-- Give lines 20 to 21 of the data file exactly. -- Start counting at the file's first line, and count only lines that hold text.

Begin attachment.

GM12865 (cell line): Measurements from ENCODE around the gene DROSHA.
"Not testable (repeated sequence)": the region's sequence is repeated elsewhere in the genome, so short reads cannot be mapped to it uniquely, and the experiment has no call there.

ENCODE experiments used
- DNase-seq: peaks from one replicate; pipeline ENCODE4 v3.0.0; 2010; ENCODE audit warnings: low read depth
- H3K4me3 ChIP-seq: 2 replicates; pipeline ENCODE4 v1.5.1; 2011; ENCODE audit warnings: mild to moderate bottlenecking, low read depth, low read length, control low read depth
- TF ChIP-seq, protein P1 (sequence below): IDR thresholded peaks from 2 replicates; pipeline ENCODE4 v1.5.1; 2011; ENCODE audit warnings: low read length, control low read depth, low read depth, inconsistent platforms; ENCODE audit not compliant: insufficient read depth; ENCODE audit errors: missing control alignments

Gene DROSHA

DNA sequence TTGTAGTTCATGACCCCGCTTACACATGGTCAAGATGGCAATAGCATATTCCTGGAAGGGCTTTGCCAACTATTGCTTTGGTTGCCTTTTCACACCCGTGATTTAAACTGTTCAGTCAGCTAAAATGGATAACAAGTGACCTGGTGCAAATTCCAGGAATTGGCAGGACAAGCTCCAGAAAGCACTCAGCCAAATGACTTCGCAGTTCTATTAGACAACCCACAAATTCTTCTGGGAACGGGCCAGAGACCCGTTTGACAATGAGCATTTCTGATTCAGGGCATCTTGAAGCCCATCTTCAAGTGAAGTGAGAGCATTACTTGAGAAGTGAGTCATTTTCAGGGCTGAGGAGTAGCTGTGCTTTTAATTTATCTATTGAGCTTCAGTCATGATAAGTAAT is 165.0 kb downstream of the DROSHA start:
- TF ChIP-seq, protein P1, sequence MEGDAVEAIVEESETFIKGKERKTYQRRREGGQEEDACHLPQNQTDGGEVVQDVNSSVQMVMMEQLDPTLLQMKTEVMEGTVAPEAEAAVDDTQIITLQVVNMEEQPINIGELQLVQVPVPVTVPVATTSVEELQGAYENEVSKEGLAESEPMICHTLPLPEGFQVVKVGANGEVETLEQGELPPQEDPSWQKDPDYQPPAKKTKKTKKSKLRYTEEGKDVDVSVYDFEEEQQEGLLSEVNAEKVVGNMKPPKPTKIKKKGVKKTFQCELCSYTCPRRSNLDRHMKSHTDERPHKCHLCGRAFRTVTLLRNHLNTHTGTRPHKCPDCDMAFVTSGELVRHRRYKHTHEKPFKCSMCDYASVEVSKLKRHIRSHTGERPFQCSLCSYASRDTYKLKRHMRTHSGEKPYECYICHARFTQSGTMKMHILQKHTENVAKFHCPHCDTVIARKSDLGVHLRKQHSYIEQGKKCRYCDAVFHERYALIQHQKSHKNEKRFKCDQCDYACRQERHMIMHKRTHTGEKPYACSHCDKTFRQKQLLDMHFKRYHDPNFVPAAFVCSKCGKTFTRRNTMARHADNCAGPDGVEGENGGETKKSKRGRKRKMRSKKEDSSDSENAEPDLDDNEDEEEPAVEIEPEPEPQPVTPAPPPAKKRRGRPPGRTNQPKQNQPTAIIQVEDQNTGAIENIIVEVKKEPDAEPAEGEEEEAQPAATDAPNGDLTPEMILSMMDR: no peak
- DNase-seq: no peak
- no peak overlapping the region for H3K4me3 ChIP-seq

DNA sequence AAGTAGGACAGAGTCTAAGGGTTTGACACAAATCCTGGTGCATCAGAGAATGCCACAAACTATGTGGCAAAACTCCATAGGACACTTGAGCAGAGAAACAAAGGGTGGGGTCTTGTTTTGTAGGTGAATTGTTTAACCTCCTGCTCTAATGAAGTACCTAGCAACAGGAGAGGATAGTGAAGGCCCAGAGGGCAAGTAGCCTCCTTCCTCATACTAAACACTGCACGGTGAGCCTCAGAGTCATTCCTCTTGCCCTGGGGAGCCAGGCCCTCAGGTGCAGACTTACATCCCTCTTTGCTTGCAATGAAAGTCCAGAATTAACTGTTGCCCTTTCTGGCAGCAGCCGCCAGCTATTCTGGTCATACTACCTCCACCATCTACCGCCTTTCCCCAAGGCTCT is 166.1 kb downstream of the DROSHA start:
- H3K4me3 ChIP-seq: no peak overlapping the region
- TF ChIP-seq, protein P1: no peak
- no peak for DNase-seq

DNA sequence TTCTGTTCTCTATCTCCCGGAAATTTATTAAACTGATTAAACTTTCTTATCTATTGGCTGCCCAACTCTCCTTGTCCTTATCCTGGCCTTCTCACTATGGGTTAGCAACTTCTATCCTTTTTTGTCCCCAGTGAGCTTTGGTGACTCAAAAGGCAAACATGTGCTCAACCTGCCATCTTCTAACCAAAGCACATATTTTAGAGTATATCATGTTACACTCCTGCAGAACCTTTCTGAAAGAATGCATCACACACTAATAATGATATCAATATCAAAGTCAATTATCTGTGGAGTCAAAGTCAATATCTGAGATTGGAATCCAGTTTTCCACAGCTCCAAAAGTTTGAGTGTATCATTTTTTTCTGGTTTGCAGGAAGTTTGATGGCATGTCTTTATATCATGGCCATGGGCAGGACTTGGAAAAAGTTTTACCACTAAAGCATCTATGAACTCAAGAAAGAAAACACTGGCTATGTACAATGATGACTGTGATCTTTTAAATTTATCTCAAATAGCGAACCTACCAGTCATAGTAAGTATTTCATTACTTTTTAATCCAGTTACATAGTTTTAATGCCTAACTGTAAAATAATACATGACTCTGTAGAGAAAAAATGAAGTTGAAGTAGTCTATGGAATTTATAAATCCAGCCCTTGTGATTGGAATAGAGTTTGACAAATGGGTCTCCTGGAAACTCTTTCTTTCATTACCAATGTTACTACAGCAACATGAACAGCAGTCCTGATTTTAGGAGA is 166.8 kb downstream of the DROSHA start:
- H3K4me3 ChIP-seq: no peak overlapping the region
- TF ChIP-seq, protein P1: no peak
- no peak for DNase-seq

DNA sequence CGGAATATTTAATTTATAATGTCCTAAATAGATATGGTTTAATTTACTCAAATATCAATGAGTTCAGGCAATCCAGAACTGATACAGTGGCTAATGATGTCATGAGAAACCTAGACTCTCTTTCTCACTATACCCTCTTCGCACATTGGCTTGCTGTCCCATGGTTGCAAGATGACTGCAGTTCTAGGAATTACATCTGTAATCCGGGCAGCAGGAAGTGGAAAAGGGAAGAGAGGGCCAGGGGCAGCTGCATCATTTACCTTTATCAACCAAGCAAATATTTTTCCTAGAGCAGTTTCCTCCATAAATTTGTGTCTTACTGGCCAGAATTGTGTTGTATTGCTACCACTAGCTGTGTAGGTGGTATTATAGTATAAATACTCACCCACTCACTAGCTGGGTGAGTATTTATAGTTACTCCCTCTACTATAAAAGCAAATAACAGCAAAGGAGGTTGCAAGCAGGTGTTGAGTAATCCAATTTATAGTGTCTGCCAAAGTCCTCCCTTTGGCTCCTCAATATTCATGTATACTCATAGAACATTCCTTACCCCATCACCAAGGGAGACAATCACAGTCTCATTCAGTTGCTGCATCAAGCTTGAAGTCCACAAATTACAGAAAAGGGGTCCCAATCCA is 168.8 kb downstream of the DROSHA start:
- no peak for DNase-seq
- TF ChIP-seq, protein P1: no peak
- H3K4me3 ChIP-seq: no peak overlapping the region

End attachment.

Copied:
DNA sequence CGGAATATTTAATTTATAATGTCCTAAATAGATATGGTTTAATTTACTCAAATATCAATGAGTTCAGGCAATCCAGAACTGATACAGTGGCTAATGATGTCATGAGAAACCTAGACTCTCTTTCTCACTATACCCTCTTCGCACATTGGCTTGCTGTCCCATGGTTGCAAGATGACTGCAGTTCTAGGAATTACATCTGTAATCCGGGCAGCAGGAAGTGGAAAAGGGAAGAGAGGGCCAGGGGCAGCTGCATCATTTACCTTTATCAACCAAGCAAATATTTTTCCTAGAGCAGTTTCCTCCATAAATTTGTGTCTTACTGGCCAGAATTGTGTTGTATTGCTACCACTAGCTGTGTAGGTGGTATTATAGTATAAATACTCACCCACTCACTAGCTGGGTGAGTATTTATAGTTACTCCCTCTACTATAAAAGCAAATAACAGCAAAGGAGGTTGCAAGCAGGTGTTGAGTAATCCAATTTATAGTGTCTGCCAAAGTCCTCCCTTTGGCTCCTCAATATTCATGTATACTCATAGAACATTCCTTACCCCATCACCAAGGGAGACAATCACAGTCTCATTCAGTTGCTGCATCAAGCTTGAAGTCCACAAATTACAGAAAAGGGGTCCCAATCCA is 168.8 kb downstream of the DROSHA start:
- no peak for DNase-seq